• if Salon shoes and Contemporary shoes employees shared common supervision despite being located in different departments;
  • significant interchange between the Salon Shoes department and the carved-out Contemporary shoes group;
  • significant contact between the two groups; and
  • shared skills and training.

Interestingly, while all five members of the Board participated in the decision, in a footnote Member Miscimarra expressly disagreed with the viability of Specialty Healthcare, as he reiterated the standard he set for in his dissent in Macy’s. that should apply. Member Johnson declined to address Specialty Healthcare or the recent Macy’s case.

Although the unit cherry-picked by the union was found inappropriate, employers should take little comfort in Bergdorf Goodman as the Board used it to create a road map for unions to identify “appropriate” fractured units despite Specialty Healthcare‘s admonition against  such units. Accordingly, please continue to monitor the blog for additional developments and analysis of micro unit cases.

SEIU Funds Fight For Fifteen Gathering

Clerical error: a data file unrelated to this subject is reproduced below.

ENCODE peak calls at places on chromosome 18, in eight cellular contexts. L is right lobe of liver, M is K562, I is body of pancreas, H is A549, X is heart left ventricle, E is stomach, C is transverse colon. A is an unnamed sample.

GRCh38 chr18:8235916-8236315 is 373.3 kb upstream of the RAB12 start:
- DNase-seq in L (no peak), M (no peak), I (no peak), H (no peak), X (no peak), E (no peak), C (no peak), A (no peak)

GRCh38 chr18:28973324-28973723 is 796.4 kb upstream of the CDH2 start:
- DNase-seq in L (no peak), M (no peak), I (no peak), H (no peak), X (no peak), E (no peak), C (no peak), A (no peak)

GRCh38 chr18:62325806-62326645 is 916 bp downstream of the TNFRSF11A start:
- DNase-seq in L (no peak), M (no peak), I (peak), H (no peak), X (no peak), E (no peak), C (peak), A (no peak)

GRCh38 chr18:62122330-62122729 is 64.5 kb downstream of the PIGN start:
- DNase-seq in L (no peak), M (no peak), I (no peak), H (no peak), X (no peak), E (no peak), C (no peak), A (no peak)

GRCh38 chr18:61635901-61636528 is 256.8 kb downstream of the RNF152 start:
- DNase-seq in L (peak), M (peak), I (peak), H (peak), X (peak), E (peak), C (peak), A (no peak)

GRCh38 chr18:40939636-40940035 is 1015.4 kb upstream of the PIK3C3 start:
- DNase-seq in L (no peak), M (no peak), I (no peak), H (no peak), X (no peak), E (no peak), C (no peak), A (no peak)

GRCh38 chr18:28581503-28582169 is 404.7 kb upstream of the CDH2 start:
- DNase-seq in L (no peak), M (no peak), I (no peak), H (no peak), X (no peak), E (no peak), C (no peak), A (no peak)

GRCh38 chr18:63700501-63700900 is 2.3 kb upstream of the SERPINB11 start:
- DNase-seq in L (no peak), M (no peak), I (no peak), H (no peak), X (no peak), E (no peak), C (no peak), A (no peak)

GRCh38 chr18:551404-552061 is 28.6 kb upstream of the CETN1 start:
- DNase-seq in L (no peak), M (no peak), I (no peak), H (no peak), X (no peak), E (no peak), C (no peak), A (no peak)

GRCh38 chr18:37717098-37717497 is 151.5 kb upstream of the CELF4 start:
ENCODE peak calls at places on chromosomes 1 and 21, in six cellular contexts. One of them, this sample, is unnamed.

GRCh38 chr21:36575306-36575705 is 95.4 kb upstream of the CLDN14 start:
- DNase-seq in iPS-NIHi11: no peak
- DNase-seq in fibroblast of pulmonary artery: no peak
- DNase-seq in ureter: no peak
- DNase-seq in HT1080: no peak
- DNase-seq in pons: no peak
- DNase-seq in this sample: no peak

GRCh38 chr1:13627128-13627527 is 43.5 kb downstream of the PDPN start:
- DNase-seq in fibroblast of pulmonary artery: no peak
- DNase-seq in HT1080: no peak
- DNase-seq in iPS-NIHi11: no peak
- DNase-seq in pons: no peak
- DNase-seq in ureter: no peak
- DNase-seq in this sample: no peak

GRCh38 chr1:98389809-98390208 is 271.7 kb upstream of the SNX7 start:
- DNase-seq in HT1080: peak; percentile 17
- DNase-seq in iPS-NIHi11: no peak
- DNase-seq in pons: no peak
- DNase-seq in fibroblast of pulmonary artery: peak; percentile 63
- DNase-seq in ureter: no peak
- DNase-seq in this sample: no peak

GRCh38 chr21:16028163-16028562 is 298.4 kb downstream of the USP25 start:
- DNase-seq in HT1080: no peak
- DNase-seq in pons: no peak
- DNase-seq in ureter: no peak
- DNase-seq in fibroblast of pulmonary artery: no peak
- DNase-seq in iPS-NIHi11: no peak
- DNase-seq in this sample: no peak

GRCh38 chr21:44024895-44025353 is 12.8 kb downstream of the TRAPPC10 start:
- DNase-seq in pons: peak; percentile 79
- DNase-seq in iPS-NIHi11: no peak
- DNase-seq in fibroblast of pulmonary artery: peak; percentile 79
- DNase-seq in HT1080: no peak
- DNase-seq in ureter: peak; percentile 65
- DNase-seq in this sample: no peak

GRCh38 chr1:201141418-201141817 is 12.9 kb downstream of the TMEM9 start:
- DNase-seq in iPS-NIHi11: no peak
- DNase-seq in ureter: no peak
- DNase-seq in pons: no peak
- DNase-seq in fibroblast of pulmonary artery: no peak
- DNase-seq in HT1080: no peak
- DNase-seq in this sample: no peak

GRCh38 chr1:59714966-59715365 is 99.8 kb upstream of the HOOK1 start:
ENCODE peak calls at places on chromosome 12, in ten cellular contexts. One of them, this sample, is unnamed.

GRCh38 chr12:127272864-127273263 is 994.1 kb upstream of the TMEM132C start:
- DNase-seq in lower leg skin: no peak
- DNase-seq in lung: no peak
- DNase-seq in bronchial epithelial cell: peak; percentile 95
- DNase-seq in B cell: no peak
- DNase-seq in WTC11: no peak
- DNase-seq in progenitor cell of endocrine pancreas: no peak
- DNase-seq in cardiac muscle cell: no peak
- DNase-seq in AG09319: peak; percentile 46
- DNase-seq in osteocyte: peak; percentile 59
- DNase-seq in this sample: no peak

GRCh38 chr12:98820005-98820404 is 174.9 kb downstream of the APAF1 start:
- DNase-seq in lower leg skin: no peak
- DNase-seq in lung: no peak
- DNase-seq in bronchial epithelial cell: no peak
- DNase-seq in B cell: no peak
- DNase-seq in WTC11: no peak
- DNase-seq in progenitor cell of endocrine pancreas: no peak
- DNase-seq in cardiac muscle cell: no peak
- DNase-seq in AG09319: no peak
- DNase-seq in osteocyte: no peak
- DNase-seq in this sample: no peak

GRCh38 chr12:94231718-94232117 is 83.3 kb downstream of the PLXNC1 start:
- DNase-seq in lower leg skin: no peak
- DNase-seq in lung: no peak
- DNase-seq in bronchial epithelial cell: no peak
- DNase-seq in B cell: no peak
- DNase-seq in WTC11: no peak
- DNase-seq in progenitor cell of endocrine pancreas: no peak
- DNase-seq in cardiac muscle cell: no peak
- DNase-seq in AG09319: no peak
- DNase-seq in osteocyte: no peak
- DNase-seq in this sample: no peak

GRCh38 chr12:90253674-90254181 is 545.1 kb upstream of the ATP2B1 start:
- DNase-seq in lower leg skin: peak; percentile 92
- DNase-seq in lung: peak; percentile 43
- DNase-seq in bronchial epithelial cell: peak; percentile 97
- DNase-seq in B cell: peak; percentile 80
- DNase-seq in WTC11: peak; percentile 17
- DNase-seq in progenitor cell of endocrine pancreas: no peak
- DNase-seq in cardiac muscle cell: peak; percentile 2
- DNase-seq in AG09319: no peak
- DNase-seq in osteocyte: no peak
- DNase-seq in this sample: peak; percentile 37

Posted in Quick Hits, Special Interests, Unions

The Boston Globe reports that last week, over 1,000 fast food workers from across the country gathered in a Chicago suburb to discuss ways to raise their wages.  The movement, colloquially dubbed the “Fight for Fifteen,” has been gaining steam since its inception in November of 2012.  Last week’s convention is believed to be the largest meeting of fast food employees since the Fight for Fifteen took off.

As we have reported previously, the movement is being underwritten largely by the Service Employees International Union (SEIU).  The SEIU has provided the Fight for Fifteen with organizing assistance, strategic advice, and cash. 

Glenn Spencer, an executive at the U.S. Chamber of Commerce, noted that the SEIU was not acting solely in the interests of the workers.   

“You don’t put that kind of money in just to have a sense of altruism,” he said. “You have a plan for how that transfers into new members.”